Compounding matters, Orville Wright, in an attempt to secure his legacy, described Montgomery’s accomplishments as “mere aeroplane hobbies” and spread misinformation about the glider designs, according to Quest for Flight. Advocates for the Wright Brothers published that misinformation in the press whenever attempts were made to honor Montgomery. Even as recently as 2005, author Herbert Lockwood published The Montgomery Myth: The Flight That Never Was, citing Orville’s writings.
As a boy growing up in Soquel, Harwood often heard stories told by his grandmother and mother, who were “obsessed about how unfairly John had been treated. As a teenager, I perceived the injustice in this, which gave me a desire to see that John was given the credit due to him.”
The scope of the task seemed daunting. Then, when documentary filmmakers from the PBS series California Gold approached Harwood and Fogel in 2003 to be interviewed for a piece on Montgomery (a piece that has yet to air), the two men met, discovered their shared passion and formed a friendship.
An expert glider enthusiast, Fogel grewup “fascinated with aviation and its history. At an early age, I learned about model gliders and also heard stories of Montgomery’smany accomplishments.” He also wrote about Montgomery for a book called Winds and Wings: The History of Soaring in San Diego, but he felt the section on Montgomery was lacking.
Fogel later convinced Harwood to undertake Quest for Flight, and, knowing that their book would come under attack from those who believed Orville Wright’s account, they sought primary sources from court records, the SCU archives, the Library of Congress and newspapers from the 1800s and 1900s recently made available online. Harwood admitted that “attempting to be objective was hard given my bloodline. Thankfully, I have a co-author who let nothing slide and who was good at excluding anything indefensible, including stories I had heard from my mother that had been passed down through the years.”
Harwood and Fogel finished their book in 2010 and found a publisher, the University of Oklahoma Press, with a reputation for producing noteworthy histories of California.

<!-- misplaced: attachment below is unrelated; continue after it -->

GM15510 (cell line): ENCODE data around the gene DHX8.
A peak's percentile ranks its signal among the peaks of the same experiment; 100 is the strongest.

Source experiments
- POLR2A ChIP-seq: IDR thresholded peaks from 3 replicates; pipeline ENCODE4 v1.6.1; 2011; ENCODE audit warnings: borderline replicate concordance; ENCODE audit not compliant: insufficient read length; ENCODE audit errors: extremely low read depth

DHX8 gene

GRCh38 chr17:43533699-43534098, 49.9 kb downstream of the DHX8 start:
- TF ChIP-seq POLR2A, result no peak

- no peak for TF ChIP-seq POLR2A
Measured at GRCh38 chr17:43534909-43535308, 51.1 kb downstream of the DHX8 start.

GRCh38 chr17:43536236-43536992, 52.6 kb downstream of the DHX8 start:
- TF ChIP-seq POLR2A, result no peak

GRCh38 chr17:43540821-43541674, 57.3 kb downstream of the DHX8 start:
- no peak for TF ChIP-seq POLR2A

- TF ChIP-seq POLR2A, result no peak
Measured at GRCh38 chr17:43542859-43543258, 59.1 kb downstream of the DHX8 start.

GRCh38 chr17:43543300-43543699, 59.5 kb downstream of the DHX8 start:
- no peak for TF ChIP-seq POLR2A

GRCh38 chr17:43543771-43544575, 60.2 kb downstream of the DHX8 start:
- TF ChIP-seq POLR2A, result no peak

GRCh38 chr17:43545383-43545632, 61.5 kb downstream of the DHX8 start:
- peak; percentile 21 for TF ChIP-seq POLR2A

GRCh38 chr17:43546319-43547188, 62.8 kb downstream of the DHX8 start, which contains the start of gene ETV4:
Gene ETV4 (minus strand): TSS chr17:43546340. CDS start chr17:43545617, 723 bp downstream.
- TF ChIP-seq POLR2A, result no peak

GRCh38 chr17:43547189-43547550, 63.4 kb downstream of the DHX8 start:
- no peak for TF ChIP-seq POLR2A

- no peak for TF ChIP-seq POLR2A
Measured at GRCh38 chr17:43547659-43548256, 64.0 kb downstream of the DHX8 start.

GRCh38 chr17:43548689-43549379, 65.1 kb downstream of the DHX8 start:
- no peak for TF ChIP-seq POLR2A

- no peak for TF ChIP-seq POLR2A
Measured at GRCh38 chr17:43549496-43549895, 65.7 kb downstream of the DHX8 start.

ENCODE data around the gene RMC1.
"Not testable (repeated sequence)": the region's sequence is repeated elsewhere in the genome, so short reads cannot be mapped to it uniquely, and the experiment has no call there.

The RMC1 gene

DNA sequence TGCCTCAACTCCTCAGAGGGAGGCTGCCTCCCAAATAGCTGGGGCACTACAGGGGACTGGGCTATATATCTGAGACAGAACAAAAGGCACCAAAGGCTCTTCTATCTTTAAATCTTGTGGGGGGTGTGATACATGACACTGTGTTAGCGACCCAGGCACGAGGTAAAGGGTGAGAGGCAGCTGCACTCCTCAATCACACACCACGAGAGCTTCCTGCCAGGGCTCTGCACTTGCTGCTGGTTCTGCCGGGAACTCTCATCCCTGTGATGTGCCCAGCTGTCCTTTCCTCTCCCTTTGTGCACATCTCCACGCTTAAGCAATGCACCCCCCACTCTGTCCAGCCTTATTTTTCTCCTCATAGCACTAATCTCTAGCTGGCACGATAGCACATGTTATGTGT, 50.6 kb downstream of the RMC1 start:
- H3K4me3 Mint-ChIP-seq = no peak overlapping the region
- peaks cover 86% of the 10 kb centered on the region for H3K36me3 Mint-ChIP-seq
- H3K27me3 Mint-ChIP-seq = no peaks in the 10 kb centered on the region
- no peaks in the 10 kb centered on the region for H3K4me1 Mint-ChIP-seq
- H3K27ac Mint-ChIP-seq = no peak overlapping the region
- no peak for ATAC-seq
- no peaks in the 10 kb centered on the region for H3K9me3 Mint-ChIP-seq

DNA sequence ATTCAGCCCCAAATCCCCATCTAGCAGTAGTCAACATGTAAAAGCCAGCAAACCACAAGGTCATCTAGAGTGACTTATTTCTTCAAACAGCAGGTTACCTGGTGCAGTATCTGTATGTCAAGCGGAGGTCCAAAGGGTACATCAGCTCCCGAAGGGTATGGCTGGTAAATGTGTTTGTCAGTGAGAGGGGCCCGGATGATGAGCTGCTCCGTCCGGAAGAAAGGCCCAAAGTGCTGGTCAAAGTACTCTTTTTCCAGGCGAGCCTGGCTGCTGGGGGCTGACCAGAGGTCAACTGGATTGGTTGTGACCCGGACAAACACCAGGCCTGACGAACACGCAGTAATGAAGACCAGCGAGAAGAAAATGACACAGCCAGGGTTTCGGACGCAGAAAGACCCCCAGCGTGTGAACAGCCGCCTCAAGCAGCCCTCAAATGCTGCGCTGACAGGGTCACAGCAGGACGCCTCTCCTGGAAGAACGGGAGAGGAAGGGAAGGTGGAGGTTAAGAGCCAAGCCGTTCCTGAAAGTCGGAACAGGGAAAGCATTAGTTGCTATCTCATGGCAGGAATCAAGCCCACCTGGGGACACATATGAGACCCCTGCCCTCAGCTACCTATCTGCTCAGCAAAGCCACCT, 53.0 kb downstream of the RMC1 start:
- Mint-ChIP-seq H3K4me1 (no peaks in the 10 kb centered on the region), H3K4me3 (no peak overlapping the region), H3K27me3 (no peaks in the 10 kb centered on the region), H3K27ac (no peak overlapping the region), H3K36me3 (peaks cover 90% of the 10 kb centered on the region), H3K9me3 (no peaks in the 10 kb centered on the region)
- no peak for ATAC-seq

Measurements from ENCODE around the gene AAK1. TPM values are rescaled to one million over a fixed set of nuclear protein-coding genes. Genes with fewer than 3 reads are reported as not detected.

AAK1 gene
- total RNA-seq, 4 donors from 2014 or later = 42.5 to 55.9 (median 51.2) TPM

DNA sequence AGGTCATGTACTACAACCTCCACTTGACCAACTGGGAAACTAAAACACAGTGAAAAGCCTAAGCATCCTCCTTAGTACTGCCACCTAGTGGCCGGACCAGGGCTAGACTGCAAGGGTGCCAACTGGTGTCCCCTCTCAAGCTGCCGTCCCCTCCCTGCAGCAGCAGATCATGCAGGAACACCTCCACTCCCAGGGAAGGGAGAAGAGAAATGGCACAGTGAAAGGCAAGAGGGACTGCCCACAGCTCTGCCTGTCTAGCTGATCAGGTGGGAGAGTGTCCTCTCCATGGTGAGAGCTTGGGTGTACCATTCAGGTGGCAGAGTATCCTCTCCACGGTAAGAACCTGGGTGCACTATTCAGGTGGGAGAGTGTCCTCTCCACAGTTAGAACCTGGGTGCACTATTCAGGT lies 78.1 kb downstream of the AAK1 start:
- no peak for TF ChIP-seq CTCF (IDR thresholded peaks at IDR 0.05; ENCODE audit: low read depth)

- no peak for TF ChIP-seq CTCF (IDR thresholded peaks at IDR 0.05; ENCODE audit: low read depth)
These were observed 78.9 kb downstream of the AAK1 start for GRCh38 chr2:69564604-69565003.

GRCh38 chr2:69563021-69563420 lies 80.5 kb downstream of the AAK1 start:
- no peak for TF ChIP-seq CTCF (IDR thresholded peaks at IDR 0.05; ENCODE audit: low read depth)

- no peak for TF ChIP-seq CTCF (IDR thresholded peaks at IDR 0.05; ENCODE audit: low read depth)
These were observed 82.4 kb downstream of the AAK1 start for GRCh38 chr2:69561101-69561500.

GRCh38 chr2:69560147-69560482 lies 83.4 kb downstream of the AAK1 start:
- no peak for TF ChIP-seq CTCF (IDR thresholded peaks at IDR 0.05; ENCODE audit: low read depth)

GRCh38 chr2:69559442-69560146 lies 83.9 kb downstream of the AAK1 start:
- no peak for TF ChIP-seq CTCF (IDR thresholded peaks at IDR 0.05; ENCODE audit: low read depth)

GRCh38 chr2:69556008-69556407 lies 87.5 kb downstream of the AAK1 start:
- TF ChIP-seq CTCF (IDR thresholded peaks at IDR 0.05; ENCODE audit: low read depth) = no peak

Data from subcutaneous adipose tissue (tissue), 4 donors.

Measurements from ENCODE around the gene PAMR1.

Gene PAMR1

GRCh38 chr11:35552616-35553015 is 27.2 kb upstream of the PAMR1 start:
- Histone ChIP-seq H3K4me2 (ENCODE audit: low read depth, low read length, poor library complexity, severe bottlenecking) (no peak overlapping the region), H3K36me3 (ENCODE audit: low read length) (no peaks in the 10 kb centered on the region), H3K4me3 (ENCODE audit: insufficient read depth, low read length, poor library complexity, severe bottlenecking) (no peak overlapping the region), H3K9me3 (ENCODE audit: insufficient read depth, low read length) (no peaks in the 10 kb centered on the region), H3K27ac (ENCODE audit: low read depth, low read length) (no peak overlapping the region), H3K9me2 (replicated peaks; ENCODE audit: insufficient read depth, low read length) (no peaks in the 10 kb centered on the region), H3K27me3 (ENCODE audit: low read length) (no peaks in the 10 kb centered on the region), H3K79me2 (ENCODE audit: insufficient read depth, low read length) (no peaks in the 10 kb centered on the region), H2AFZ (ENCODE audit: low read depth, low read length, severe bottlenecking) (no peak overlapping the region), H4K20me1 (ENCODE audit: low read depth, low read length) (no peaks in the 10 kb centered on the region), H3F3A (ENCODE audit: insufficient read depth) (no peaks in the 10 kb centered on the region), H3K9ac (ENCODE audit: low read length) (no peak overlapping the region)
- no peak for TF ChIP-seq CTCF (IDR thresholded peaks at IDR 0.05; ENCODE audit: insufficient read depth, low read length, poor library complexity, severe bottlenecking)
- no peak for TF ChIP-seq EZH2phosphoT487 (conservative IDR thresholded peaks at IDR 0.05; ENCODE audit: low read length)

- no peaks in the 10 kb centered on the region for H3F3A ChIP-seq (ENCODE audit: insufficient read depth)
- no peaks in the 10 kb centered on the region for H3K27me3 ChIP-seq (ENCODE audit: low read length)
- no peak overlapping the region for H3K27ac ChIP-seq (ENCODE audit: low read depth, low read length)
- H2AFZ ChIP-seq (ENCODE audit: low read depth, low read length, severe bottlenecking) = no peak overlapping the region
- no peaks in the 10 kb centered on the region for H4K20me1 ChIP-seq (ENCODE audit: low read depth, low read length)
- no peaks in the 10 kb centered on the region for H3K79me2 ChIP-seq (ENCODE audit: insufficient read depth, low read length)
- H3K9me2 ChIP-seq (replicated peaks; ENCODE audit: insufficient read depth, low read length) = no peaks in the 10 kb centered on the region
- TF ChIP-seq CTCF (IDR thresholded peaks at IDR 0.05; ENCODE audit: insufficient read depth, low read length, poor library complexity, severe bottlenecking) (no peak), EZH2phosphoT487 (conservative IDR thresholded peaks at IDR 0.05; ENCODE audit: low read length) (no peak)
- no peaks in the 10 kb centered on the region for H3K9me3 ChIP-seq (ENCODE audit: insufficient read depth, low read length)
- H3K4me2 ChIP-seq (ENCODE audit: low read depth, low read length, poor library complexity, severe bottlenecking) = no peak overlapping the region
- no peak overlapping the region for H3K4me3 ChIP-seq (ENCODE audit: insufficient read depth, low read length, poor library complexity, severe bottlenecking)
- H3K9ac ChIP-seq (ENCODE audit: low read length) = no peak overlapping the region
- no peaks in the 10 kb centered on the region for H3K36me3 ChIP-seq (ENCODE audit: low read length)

Their book, Harwood added, “is also a history of technology and aviation in the American West, one that happened primarily in the Bay Area. Montgomery and his fellow aviation pioneers started their work before most people believed that heavier-than-air flight was possible. Montgomery inspired others and connected all the main players.”
Fogel also hopes that their book and the one written by the Burdicks will help others recognize Montgomery “as the first American to fly and as the passionate scientist and naturalist that he was.”
Montgomery, who designed an electric telegraphic typewriter, also played a part in the establishment of California’s first state park at Big Basin. “He was a polymath, involved in such diverse fields as electricity, wireless telegraphy, astronomy, recycling and gold recovery,” said Bernard Burdick. “His patent on ‘rectifying electric currents’ was a highly efficient means for recharging storage batteries and was sold to the San Francisco Gas and Electric Company for $500,000. He also provided technical assistance to [SCU professor] Rev. Richard Bell, S.J., in his improvements to Marconi’s wireless invention and helped Rev. Jerome Ricard, S.J., in setting up and calibrating his telescopes.”
John Burdick first became interested in Montgomery while exploring the Mission Gardens as a student in 1962. There he discovered the obelisk in front of the Ricard Observatory. He sought out Fr. Spearman for more information on Montgomery and discovered that the priest was in the midst of writing his book. “I was stunned that I had never heard of Montgomery,” said John. “These meetings left me with a desire to learn more about him and why he was unknown. But life intervened, and I ended up serving in Vietnam.”
“John never lost his infatuation with Montgomery, and he eventually sought me out as a co-author,” added Bernard. “He knew he would need someone with a science background. I’ve invested thousands of hours in this project, but for John, this book culminates a 50-year quest.”
That fascination with Montgomery also inspired John to lead his students at Watsonville High School in 1987 to build a replica of the Santa Clara. “Insurance concerns prevented us from flying it manned, but we did fly it tethered and unmanned in a stiff breeze twice,” said John. “That research led to many more questions about Montgomery, but I was forced to stop exploring them after the 1989 Loma Prieta earthquake. I was left with a lot of unanswered questions.”
In the intervening years, he found many answers to those questions, which he shared with an audience at SCU in February 2012 as part of the School of Engineering’s centennial celebration.
For the past year, he has been building and testing replicas of the Pink Maiden model. “I went through five versions before I began to be successful. Every failure brought me closer to the answer. Learning how to fly it also brought me closer to Montgomery and the story we were writing. My first successful flights filled me with a feeling I’m sure Montgomery must have experienced when he was successful.”
Nearing the end of their book, Bernard says he is “mystified by the attitude of many who disregard or disparage Montgomery’s achievements. One gets the impression that giving Montgomery any credit will somehow diminish the achievements of the revered Wright Brothers.”
Montgomery’s accomplishments are all the more real and significant for Fogel whenever he takes to the air with his model gliders. “Gliding is the purest form of flying itself. Many people feel that flying has to involve a motor, but glider pilots are always looking to do more with less. This engineering principle provides a challenge and a unique gratification when you are able to stay aloft for hours with no motor simply because of skilled design and piloting.”
It’s that feeling, one of freedom and exhilaration, the stuff of legend and flights of fancy, for which Fogel, and all of us, can thank Montgomery.